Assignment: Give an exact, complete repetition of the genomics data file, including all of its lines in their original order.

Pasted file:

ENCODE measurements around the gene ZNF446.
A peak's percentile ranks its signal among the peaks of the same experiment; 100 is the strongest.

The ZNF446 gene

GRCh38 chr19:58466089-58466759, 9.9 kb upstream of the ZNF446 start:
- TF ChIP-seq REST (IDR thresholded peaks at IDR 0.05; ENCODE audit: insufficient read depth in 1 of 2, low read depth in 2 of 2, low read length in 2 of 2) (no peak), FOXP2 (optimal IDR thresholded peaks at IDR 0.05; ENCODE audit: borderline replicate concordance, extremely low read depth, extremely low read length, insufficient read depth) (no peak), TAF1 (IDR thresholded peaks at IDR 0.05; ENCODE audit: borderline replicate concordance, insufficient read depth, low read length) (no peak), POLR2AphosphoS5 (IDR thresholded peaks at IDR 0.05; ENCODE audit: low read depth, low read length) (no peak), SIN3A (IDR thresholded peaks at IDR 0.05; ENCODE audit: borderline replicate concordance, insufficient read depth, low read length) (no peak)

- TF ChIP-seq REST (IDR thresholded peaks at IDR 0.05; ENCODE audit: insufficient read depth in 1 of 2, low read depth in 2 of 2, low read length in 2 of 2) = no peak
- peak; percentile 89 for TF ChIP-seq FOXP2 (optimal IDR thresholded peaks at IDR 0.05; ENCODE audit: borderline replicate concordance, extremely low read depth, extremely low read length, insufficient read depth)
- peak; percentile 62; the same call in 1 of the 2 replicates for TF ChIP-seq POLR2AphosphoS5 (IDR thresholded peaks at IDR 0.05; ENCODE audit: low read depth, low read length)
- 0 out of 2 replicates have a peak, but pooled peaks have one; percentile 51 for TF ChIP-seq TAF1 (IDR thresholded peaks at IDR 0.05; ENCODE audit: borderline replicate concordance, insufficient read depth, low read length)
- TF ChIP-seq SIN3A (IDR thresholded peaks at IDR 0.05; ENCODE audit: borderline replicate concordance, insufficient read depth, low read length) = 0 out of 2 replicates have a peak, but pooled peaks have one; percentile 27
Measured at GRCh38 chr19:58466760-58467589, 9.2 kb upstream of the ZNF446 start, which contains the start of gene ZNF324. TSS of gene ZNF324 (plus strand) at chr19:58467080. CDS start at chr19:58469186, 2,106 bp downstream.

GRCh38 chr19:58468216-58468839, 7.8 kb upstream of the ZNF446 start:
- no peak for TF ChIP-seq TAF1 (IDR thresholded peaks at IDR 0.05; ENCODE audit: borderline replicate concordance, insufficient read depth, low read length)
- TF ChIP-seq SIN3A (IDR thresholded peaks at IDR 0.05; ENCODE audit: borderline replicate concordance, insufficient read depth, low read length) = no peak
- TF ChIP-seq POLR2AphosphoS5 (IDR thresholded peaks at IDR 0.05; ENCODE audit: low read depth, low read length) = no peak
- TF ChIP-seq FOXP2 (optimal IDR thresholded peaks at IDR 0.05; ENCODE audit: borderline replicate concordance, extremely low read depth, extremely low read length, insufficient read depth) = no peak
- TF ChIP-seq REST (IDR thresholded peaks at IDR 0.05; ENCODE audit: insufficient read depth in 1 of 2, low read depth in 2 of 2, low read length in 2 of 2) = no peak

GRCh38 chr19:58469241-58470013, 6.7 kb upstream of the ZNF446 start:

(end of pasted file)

ENCODE measurements around the gene ZNF446.
A peak's percentile ranks its signal among the peaks of the same experiment; 100 is the strongest.

The ZNF446 gene

GRCh38 chr19:58466089-58466759, 9.9 kb upstream of the ZNF446 start:
- TF ChIP-seq REST (IDR thresholded peaks at IDR 0.05; ENCODE audit: insufficient read depth in 1 of 2, low read depth in 2 of 2, low read length in 2 of 2) (no peak), FOXP2 (optimal IDR thresholded peaks at IDR 0.05; ENCODE audit: borderline replicate concordance, extremely low read depth, extremely low read length, insufficient read depth) (no peak), TAF1 (IDR thresholded peaks at IDR 0.05; ENCODE audit: borderline replicate concordance, insufficient read depth, low read length) (no peak), POLR2AphosphoS5 (IDR thresholded peaks at IDR 0.05; ENCODE audit: low read depth, low read length) (no peak), SIN3A (IDR thresholded peaks at IDR 0.05; ENCODE audit: borderline replicate concordance, insufficient read depth, low read length) (no peak)

- TF ChIP-seq REST (IDR thresholded peaks at IDR 0.05; ENCODE audit: insufficient read depth in 1 of 2, low read depth in 2 of 2, low read length in 2 of 2) = no peak
- peak; percentile 89 for TF ChIP-seq FOXP2 (optimal IDR thresholded peaks at IDR 0.05; ENCODE audit: borderline replicate concordance, extremely low read depth, extremely low read length, insufficient read depth)
- peak; percentile 62; the same call in 1 of the 2 replicates for TF ChIP-seq POLR2AphosphoS5 (IDR thresholded peaks at IDR 0.05; ENCODE audit: low read depth, low read length)
- 0 out of 2 replicates have a peak, but pooled peaks have one; percentile 51 for TF ChIP-seq TAF1 (IDR thresholded peaks at IDR 0.05; ENCODE audit: borderline replicate concordance, insufficient read depth, low read length)
- TF ChIP-seq SIN3A (IDR thresholded peaks at IDR 0.05; ENCODE audit: borderline replicate concordance, insufficient read depth, low read length) = 0 out of 2 replicates have a peak, but pooled peaks have one; percentile 27
Measured at GRCh38 chr19:58466760-58467589, 9.2 kb upstream of the ZNF446 start, which contains the start of gene ZNF324. TSS of gene ZNF324 (plus strand) at chr19:58467080. CDS start at chr19:58469186, 2,106 bp downstream.

GRCh38 chr19:58468216-58468839, 7.8 kb upstream of the ZNF446 start:
- no peak for TF ChIP-seq TAF1 (IDR thresholded peaks at IDR 0.05; ENCODE audit: borderline replicate concordance, insufficient read depth, low read length)
- TF ChIP-seq SIN3A (IDR thresholded peaks at IDR 0.05; ENCODE audit: borderline replicate concordance, insufficient read depth, low read length) = no peak
- TF ChIP-seq POLR2AphosphoS5 (IDR thresholded peaks at IDR 0.05; ENCODE audit: low read depth, low read length) = no peak
- TF ChIP-seq FOXP2 (optimal IDR thresholded peaks at IDR 0.05; ENCODE audit: borderline replicate concordance, extremely low read depth, extremely low read length, insufficient read depth) = no peak
- TF ChIP-seq REST (IDR thresholded peaks at IDR 0.05; ENCODE audit: insufficient read depth in 1 of 2, low read depth in 2 of 2, low read length in 2 of 2) = no peak

GRCh38 chr19:58469241-58470013, 6.7 kb upstream of the ZNF446 start: